The latest Android Pie-based ColorOS 6 is available out of the box, which is nice, but there’s no promised update to Android Q when that gets released later this year. OPPO is known to skip major updates, so we don’t expect it to get Android Q.

Thankfully, the phone runs smoothly and the extra features of ColorOS are much appreciated. OPPO’s customization of Android is not my favorite, but it’s not the worst out there.

Gaming is alright on the F11, although I did run into a couple of issues. For some reason, Asphalt 9: Legends doesn’t play very well even on default settings, plus PUBG: Mobile has to be launched a few times before it loads properly to its home screen. These issues can be easily addressed through an update, so these are not deal breakers.

The phone’s 4020mAh battery is not a slouch either. Additionally, VOOC 3.0 fast charging tech is available and a compatible adapter is included in the phone’s retail box.

Okay cameras with night mode

Again, the F11 is blessed with the same cameras found on the F11 Pro. On the back, the F11 also has a 48-megapixel f/1.8 main shooter accompanied by a 5-megapixel depth sensor for extra features like portrait mode. For selfies, it has a 16-megapixel sensor placed inside the waterdrop notch.

Check out these samples taken using the F11 Pro’s cameras:

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Like with other phones with 48-megapixel sensors, the F11 will use all those pixels to create a crispier 12-megapixel photo. The results are generally okay, even in low-light scenarios. The night shot above was taken using the phone’s Night Mode. As for selfies, OPPO is still indeed a selfie expert.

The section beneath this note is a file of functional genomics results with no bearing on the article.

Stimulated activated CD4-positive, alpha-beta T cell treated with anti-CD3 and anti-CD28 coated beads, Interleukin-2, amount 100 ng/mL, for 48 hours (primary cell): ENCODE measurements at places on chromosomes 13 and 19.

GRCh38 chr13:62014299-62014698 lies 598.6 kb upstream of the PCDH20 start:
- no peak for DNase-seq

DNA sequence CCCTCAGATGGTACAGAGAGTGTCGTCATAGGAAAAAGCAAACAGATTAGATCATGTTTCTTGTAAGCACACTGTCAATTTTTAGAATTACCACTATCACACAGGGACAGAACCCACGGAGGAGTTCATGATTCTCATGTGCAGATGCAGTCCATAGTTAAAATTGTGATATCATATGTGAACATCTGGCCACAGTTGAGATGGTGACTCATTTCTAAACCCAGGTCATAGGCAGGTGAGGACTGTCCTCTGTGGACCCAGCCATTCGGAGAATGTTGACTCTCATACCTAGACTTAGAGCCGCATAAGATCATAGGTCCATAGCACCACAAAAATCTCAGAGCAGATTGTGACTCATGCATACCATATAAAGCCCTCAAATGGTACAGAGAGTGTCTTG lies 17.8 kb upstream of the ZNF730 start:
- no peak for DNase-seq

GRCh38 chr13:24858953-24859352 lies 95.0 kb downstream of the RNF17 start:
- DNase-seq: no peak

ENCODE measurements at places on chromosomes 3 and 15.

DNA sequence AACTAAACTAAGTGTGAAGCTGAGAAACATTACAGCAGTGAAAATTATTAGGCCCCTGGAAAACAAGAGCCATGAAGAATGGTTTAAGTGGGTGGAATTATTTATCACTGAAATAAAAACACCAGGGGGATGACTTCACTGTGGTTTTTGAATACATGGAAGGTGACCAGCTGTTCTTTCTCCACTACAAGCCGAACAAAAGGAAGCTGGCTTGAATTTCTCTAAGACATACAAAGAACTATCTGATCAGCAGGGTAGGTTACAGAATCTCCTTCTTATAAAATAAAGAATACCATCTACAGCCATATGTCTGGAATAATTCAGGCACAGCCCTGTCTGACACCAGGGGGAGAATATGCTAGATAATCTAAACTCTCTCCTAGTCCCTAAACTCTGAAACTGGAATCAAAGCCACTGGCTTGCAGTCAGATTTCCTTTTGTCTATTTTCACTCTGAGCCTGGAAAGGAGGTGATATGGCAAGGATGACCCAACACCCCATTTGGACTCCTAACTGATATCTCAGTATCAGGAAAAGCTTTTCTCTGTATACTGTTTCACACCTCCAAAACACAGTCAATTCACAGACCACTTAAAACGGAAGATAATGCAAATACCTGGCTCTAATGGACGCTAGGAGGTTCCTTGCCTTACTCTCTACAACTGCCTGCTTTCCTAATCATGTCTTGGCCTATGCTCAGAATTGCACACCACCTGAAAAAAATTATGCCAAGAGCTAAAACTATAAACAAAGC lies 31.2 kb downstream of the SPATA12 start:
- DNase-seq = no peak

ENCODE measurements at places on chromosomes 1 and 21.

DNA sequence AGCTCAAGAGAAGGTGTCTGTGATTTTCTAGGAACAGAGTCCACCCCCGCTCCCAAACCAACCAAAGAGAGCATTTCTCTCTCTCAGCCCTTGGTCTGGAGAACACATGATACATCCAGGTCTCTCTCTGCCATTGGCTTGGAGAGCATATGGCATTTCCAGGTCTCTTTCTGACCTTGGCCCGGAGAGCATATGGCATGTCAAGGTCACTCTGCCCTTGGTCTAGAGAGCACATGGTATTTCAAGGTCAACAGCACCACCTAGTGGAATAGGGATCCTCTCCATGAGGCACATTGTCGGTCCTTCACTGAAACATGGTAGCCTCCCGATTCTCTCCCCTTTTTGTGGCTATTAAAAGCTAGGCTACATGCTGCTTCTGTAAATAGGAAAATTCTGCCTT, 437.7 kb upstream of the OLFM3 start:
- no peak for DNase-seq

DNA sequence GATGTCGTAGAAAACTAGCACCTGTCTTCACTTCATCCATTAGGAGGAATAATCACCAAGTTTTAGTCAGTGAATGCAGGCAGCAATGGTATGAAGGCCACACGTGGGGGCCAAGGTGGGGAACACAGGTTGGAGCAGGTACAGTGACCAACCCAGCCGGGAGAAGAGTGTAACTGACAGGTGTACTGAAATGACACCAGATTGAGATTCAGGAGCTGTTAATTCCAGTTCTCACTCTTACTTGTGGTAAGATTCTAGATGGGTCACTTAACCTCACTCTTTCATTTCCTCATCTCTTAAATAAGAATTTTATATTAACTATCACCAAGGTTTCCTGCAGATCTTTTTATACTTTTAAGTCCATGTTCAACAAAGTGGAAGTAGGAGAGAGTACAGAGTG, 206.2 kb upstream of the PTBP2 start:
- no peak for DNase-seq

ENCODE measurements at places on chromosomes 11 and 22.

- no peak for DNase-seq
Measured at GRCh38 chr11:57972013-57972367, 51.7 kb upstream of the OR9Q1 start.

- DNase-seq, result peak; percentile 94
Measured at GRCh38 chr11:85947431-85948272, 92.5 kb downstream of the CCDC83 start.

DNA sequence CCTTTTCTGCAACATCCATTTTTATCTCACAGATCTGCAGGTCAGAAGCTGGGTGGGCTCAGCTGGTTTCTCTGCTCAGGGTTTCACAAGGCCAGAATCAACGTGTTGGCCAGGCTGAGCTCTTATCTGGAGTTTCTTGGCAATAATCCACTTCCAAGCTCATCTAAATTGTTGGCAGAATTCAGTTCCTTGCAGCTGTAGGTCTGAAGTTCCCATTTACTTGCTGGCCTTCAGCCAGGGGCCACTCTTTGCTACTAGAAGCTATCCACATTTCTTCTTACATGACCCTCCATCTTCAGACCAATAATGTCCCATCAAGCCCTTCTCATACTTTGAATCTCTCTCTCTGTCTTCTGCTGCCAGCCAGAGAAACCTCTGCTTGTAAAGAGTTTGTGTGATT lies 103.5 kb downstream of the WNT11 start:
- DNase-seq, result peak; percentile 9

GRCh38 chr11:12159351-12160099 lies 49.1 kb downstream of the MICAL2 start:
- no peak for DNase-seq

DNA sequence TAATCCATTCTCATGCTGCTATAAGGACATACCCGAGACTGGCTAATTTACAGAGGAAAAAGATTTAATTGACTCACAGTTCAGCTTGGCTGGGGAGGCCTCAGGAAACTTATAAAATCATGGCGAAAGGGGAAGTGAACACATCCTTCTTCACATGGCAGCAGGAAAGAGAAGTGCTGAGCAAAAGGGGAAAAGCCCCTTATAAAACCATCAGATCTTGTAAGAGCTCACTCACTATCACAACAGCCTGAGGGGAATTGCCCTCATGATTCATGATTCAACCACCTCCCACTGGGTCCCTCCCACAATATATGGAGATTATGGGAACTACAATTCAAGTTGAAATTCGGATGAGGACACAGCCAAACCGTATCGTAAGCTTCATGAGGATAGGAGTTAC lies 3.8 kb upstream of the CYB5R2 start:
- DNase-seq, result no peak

Is this your GadgetMatch?

For those who like to have a new OPPO phone, I would suggest the regular F11 since it’s a better choice than its Pro sibling. How so? The F11 is essentially an F11 Pro without the motorized pop-up mechanism. If you can let go of the modern approach in selfie cameras and are not bothered by a small notch, you’ll get better value with this.

The OPPO F11 is priced at just PhP 15,990 (US$ 310) in the Philippines, which is PhP 3,000 cheaper than the F11 Pro. It’s available in different shades of green and purple.

SEE ALSO: OPPO F11 Pro hands-on: Slowly becoming a flagship

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Hands-On

Huawei P30 hands-on: All the cool features applied in real life

How zoomed in is zoomed in?

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After all the “oohs” and “ahhs,” and as the dust settles from Huawei’s flagship launch, the question is: What’s so great about the Huawei P30? And no, I don’t want to hear any specs.

To answer this question, I road tested the Huawei P30 to see just what it can do and how I can use those features in real life.


In case you’re having trouble viewing, watch HERE.

SEE ALSO: Selfie and posing tips from Miss Universe 2015 Pia Wurtzbach